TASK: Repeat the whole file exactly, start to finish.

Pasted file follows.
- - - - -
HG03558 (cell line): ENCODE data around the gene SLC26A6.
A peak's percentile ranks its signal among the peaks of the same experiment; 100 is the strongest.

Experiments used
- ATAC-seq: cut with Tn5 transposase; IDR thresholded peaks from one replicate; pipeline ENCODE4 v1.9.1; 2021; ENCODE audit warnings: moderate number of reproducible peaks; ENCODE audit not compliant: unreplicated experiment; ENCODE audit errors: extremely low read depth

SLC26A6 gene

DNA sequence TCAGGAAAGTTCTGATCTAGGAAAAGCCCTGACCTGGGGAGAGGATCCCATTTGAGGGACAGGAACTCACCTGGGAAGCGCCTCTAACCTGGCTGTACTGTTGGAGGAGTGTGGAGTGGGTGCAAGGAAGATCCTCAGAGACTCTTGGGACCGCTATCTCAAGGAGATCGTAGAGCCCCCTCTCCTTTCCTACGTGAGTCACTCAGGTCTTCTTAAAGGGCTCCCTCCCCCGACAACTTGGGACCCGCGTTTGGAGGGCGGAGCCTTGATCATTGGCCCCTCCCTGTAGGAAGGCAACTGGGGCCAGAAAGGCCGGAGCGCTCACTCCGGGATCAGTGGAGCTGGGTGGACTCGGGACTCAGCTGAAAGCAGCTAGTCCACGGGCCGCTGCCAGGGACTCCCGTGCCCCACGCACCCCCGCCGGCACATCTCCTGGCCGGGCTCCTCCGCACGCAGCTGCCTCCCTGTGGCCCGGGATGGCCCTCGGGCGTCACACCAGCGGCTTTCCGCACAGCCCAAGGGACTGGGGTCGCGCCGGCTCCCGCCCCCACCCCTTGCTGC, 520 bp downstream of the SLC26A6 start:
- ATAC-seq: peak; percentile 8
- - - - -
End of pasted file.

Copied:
HG03558 (cell line): ENCODE data around the gene SLC26A6.
A peak's percentile ranks its signal among the peaks of the same experiment; 100 is the strongest.

Experiments used
- ATAC-seq: cut with Tn5 transposase; IDR thresholded peaks from one replicate; pipeline ENCODE4 v1.9.1; 2021; ENCODE audit warnings: moderate number of reproducible peaks; ENCODE audit not compliant: unreplicated experiment; ENCODE audit errors: extremely low read depth

SLC26A6 gene

DNA sequence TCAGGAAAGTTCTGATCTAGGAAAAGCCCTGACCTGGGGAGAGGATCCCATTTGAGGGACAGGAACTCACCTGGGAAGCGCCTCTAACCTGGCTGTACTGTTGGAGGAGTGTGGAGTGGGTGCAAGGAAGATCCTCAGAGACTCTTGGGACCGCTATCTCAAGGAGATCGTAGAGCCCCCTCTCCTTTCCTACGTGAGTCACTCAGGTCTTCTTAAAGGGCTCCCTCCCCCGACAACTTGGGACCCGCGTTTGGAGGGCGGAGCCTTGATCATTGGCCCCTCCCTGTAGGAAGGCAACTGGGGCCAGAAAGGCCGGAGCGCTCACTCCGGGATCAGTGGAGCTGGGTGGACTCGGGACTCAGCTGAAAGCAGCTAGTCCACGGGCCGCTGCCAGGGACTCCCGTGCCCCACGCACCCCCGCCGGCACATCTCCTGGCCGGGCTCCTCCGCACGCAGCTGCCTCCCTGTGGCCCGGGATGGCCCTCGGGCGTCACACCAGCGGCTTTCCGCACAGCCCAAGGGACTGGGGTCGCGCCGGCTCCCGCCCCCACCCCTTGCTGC, 520 bp downstream of the SLC26A6 start:
- ATAC-seq: peak; percentile 8